Garmin Forerunners are arguably the most practical GPS (Global Positioning System) solutions for runners albeit comes at a premium price. That premium fortunately gives room for alternative solutions but aside from competing brands, an option that is getting more prevalent are devices with embedded A-GPS (Assisted GPS).
A-GPS is a system which can improve startup performance of a GPS satellite-based positioning system by having GPS computations handled by third parties like cellular network towers. The result is less processing power required on the device, less power consumption, and faster location acquisition—at least on paper.
A-GPS is now widely available in a variety of consumer products from digital cameras to laptops but more commonly on mobile phones. A-GPS is a sensible alternative to Garmins because of its availability and relatively lower cost, but are they really good enough?
For this test we’ll need the following:
- A device with A-GPS
- A software to track the A-GPS readouts
- The great outdoors
For this test I’ll be using Nokia 5800 ExpressMusic, currently situated in the middle tier of the price range. All settings are set to defaults except that network support (Wi-Fi, HSDPA, 3G, Edge, or GSM) is disabled effectively disabling the “A” (assistance) in the A-GPS and focusing on its GPS capabilities.
I opted to disable network assistance for practical reasons: the cost of bandwidth (typically P10 per 30 minutes of usage which is the minimum) and availability of network (Wi-Fi and 3G isn’t always available all the time everywhere).
Utilizing the device’s A-GPS is Sports Tracker 3.01 for Symbian Series 60 by Sports Tracking Technologies, available for free download via Nokia Ovi. Alternative tracking software is also available for various devices and platforms but I chose this software as it is specifically designed for Nokia Series 60 devices.
I’ve had my Nokia 5800 for quite a while now but wasn’t really able to successfully track a run because of A-GPS’s major drawback—time to first fix (TTFF), or is the time it takes for your location to be pinpointed. When we run we usually are eager to start our run as soon as possible so we’d rather start running than stand by for the device to have a “fix.” Fortunately though, during New Balance Trail Adventure Run, I had enough patience to wait for that fix while waiting for the gunstart. Of course I still had my Garmin Forerunner 405 to validate the results my Nokia 5800 would track.
Nokia 5800s aren’t the handiest devices around (111 × 51.7 × 15.5 mm) so I had to place it in one of the pockets of my hydration belt for convenience. The drawback was that I had to start it earlier before gunstart because of accessibility issues and when the race was over I actually forgot about it and was able to end the track after a while resulting in a slightly longer distance. Running with a device that really isn’t designed for such activities are manageable but can be a bit cumbersome and may take some time to get used to.
At the end of the day I was finally able to compare the GPS readings between my GF405 and Nokia 5800. The result: practically the same! I was really surprised that both readings are almost exact copies each other. At this point we can easily say that the GPS in A-GPS devices do complement more expensive dedicated GPS devices.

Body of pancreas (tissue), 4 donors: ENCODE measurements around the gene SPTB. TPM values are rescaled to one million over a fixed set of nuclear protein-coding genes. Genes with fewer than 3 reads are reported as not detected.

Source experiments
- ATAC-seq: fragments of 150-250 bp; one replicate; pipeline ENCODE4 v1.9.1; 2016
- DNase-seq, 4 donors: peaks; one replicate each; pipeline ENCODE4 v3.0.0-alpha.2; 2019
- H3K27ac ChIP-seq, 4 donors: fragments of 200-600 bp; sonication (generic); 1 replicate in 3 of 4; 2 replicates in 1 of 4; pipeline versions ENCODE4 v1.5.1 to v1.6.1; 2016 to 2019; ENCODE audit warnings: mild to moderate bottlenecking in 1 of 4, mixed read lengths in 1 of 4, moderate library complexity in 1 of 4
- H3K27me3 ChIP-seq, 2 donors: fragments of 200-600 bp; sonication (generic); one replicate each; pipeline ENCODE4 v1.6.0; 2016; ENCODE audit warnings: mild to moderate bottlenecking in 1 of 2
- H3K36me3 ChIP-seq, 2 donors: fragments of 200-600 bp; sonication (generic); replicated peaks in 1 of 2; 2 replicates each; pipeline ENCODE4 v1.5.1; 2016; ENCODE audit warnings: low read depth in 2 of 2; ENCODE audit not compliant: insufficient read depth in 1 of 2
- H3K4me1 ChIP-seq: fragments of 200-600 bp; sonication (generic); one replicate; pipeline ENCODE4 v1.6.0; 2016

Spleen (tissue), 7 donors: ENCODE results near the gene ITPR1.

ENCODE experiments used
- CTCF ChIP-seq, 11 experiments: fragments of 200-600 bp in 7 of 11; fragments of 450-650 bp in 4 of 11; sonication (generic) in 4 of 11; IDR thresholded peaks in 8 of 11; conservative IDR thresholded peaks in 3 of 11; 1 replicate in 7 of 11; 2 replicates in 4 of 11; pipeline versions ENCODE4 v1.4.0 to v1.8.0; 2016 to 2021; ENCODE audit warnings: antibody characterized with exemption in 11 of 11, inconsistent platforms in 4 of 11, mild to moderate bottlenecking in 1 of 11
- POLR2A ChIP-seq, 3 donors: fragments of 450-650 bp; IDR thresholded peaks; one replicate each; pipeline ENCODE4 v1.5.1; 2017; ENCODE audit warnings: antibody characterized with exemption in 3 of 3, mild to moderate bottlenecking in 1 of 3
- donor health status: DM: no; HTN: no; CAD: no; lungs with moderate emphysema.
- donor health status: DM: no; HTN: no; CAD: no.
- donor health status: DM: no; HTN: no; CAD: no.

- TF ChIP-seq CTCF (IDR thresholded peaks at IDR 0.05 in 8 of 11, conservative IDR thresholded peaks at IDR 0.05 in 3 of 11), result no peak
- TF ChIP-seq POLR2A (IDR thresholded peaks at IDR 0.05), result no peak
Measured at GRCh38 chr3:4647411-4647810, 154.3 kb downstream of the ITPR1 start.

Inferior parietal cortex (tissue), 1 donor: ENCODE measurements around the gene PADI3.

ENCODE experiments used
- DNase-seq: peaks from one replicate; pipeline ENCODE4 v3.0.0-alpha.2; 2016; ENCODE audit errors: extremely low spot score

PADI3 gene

Here are my assessments:
- A-GPS devices works practically the same as dedicated GPS devices
- A-GPS devices are relatively cheaper than dedicated GPS devices
- “Real-time” plot of your route depending on your software
- TTFF is very, very long without assistance (significantly more than 10 minutes)
- The accuracy of A-GPS devices (at least as far as my Nokia 5800 is concerned) are very low compared to dedicated GPS devices (normally at 30 meters compared to a typical 5 meters for GF405)
- Activating assistance (even through Wi-Fi) doesn’t guarantee a faster “fix”
- Activating assistance is costly unless you have unlimited data plans
- A-GPS devices aren’t always portable
- A-GPS devices’ tracking capabilities are software dependent (normally third party software)
- Uploading your GPS tracks online is trivial
Tracking-wise A-GPS devices work the same way as dedicated GPS devices although at a much lower accuracy but the difference is practically negligible as far as tracking your route, distance, and pace is concerned. Depending on your software you may even see your actual route in “real-time,” a feature that isn’t always available in dedicated GPS devices (like GF405). Typically A-GPS devices are much cheaper than dedicated GPS devices (my Nokia 5800 is much cheaper than my GF405) but despite all of these I still don’t see it as a serious alternative. Its biggest drawback, the very long TTFF, is enough to turn most users off especially if they have experienced dedicated GPS devices like Garmins. I remember being furious when my GF405 didn’t lock within five minutes but even in an ideal situation I never saw my Nokia 5800 lock within 10 minutes, even in the presence of Wi-Fi! (I think 3G is the preferred medium of assistance for A-GPS.) In fact the first time I used A-GPS on my 5800 it took 30 minutes before it was able to have a GPS lock.
To summarize, if you have A-GPS feature with your portable devices and have enough time to wait for it to “fix” it is a viable alternative to dedicated GPS devices like Garmins, but if you can afford it nothing beats a “dedicated” device. At the current state of technology it isn’t good enough yet to replace dedicated devices but is good enough to complement it. With all the “overheads” I had to consider for it to work I’d say I learned to love more the convenience my GF405 gave me. In this case you really get your money’s worth. With the rate of improvements in technology who knows maybe one of these days an A-GPS device will come out matching the “dedication” of Garmins, but until then Garmins still rule!